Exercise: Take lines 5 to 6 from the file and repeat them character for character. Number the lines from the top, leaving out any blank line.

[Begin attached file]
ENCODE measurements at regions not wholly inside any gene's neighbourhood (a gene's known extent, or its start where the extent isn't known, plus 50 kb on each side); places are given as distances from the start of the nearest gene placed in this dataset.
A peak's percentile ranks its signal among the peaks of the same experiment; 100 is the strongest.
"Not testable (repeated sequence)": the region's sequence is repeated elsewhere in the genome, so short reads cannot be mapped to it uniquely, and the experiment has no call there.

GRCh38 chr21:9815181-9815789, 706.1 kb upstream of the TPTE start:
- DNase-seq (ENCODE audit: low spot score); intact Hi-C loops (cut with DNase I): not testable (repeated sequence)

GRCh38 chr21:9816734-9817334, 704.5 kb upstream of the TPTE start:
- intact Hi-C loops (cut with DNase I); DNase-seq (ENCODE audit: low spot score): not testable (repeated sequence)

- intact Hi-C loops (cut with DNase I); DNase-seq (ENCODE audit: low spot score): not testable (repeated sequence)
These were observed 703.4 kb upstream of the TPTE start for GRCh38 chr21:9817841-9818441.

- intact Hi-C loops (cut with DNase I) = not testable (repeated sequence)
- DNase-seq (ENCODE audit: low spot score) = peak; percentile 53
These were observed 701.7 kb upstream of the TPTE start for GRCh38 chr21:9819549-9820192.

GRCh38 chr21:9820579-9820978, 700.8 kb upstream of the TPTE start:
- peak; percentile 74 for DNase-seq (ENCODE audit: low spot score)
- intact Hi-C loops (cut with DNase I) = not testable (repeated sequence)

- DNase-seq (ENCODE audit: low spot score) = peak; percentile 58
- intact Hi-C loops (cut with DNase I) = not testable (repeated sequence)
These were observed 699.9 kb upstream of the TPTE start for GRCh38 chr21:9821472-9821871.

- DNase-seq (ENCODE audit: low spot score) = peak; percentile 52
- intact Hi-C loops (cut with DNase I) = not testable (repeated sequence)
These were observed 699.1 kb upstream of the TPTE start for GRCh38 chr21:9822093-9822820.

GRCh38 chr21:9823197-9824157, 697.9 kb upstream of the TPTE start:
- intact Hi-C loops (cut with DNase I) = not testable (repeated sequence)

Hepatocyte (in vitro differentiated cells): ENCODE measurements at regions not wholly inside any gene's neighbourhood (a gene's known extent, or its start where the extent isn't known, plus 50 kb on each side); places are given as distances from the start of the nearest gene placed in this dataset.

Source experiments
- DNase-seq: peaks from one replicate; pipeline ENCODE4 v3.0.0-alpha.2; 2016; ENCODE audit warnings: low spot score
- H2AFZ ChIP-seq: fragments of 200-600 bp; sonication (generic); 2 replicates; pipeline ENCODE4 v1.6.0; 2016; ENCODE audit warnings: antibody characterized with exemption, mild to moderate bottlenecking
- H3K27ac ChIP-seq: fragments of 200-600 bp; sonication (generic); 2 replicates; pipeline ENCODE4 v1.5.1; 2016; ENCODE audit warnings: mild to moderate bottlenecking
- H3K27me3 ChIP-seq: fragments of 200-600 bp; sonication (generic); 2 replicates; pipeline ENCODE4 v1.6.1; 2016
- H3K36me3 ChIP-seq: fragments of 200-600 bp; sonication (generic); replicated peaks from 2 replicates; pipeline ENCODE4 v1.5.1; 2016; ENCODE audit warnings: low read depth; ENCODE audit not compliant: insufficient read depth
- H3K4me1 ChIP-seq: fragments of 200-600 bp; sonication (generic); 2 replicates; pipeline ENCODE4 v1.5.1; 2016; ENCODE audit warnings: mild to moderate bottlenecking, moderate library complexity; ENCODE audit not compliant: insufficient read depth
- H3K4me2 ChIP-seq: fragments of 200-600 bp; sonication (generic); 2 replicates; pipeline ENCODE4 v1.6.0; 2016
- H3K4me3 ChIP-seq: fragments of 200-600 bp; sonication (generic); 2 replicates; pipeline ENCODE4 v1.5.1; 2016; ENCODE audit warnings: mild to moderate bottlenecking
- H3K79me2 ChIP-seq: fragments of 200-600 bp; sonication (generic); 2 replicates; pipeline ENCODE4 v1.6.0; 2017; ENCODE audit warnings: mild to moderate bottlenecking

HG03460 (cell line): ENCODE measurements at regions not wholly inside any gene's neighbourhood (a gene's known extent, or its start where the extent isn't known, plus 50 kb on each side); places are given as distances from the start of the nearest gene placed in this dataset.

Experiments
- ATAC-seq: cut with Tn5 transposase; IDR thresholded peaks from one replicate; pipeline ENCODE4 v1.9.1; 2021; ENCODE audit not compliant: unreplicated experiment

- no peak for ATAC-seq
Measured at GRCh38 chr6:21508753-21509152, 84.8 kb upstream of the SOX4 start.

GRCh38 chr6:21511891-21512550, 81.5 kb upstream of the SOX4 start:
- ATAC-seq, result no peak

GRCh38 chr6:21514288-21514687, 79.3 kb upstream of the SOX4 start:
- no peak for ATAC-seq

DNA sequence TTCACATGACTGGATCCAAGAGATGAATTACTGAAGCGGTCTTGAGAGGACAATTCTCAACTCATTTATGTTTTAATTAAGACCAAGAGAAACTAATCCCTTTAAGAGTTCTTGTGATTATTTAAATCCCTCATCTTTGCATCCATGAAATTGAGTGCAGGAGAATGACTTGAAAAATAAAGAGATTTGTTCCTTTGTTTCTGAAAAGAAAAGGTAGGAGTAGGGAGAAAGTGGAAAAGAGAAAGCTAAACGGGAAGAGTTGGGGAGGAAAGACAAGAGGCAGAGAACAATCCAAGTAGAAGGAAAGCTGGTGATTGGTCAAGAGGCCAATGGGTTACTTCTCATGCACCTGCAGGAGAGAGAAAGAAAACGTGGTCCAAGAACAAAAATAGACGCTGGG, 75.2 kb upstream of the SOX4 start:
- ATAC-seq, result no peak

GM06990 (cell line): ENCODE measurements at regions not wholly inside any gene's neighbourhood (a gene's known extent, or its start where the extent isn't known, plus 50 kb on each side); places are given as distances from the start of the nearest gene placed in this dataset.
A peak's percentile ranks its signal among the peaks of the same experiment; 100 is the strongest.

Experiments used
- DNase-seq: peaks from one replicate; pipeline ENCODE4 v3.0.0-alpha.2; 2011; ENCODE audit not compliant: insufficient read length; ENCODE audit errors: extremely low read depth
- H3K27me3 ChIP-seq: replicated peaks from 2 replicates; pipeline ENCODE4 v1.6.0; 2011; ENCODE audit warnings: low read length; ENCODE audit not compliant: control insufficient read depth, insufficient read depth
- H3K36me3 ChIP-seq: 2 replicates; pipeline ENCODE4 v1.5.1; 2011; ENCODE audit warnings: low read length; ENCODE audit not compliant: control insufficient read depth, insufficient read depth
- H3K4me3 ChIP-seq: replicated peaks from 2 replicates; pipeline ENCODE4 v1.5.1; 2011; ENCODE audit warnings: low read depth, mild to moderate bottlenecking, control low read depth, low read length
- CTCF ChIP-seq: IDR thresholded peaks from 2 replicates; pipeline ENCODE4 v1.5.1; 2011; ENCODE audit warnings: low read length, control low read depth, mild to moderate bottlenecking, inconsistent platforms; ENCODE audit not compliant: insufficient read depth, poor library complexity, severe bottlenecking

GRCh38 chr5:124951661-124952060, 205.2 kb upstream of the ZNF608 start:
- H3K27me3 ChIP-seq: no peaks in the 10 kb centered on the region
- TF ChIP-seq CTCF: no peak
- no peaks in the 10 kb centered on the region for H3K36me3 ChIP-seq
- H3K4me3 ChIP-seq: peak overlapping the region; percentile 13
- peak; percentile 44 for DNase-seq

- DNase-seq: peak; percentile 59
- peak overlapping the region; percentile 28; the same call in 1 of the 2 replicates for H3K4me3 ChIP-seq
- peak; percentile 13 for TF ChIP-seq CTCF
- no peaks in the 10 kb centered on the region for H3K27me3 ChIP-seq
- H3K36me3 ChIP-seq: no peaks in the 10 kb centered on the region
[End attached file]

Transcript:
- DNase-seq (ENCODE audit: low spot score); intact Hi-C loops (cut with DNase I): not testable (repeated sequence)

GRCh38 chr21:9816734-9817334, 704.5 kb upstream of the TPTE start: